[1] quoting Hoka Electronic: "Some people call RS-ARQ (Rohde & Schwarz simplex ARQ) as ALIS but strictly speaking, ALIS is only the automatic link processor and frequency management system. It is not responsible for generating the traffic. ALIS is therefore somewhat of a misnomer. The modems generating the traffic are the GM857 and GM2000. Our suggestion is to stick with RS-ARQ as the system name."

16 August 2017

unid 3-of-6 multitone system (tentative)

Recently I copied an interesting multitone signal on 14642.0 KHz and 16114.0 KHz on USB. The signal uses 6 tones, 400Hz spaced, starting from 650Hz, and it sounds just like a frog. Tranmissions do not have a preamble, last for a few minutes (the longer I heard last up to 16 minutes) and consists of 820ms blocks: 500ms data block followed by 320ms interval (Fig. 1)

Fig. 1
Transmissions end with the sending of the 6 carriers in a special sequence (Fig. 2)

Fig. 2
Three of the six tones are used to form the code symbols, ie they are sent simultaneously (Fig. 3): since given six tones there are twenty combinations of three that can be drawn without repetitions, this system use a 20 symbols alphabet set. It's important to note in Fig. 3 that each data block always consists of the ordered sequence of all the possible symbols (!) that makes a speed of 40 symbols/sec that is - in some way - coherent with the used shift (40Bd/400hz).

Fig. 3

Many "exotic" coding could be derived from this set (as 123=A,124=B,... or 123=0,124=1,...) and a 6-bit representation is one of these: e.g. using the lower tone as the LSB we get the sequences:

000111 001011 010011 100011 001101 010101 100101 011001 101001 110001 
001110 010110 100110 011010 101010 110010 011100 101100 110100 111000

Fig. 4
(you may play around it inverting the order, changing polarity, differential decoding,...)

I don't know who they are and where the signals come from, anyway the fact of sending all the alphabet symbols leads to think that it could be a test of a new system, maybe aimed to Intel/Diplo services... but it's only a my supposition and - if that is the case - we should wait for further transmissions from the "production" frog-modem.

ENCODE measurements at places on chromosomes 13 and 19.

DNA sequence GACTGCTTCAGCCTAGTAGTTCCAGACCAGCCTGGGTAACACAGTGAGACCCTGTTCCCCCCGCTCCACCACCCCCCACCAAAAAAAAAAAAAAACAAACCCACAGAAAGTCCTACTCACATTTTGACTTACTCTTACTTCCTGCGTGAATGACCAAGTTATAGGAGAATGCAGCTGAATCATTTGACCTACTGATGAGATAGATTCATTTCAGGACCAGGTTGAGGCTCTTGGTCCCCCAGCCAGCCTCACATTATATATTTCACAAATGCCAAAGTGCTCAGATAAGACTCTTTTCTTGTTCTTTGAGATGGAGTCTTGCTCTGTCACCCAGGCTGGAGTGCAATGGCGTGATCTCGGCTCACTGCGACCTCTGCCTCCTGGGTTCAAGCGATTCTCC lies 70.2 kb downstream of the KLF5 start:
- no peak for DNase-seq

13 August 2017

BPOL R&S X.25 packet radio network on HF

Bundespolizei See (here simply termed "BPOL") is the maritime component of the Federal Police and is responsible for the border protection of the German state on the maritime border of the North Sea and Baltic Sea (Schengen external border). Since July 1994, BPOL has been part of the "Coast Guard", a coordinating organization of the executive forces of the Federation at sea, which includes customs, water and shipping administration and fishery protection. Since January 2007, BPOL is also represented as a security partner in the joint location center (GLZ-See) of the maritime safety center (MSZ) in Cuxhaven [1].
I consulted the UDXF logs (a collection of logs since year 2008) and for more than one week I watched one of their HF channels (8132.0 KHz/USB): with the exception of rare and sporadic transmissions between ships, all the traffic is structured in a star-shaped HF network in which the coastal HQ is the net control station (Fig. 1).

Fig. 1 - BPOL star-shaped network
ALE Address - name (HF node name)
BPLEZSEE Operations Center HQ Cuxhaven (BPOLBPLEZSEE_HF)
BP21 - patrol vessel "Bredstedt" (BPOLBP21_HF)
BP24 - patrol vessel "Bad Bramstedt" (BPOLBP24_HF)

BP25 - patrol vessel "Bayreuth" (BPOLBP25_HF)
BP26 - patrol vessel "Eschwege" (BPOLBP26_HF)

(*) patrol vessels BP22 "Neustrelitz" and BP23 "Bad Düben" are out of service since 28 June 2017 [2]. Just a curiosity: BP22 and BP23 are also known from the ZDF Television series "Küstenwache", where they were alternated under the name "Albatros II" [3] .

The way they operate these HF channels (8132, 5258, 4618, 3850,... KHz/USB)  is based on link establishment, using MIL 188-141A 2G-ALE, followed by data transfer, using a Rohde&Schwarz proprietary PSK-8 2400Bd waveform  and GM2100/GM2200 serial HF modem (Fig. 2a); anyway, the most large part of the heard transmissions consists of routine ALE scanning calls. 

Fig. 2a
The most interesting aspect is that data exchange is performed by means of RSX.25 ARQ protocol (Fig. 2b), a Rohde&Schwarz adaptation of the wired X.25 packet protocol to the HF radio channel.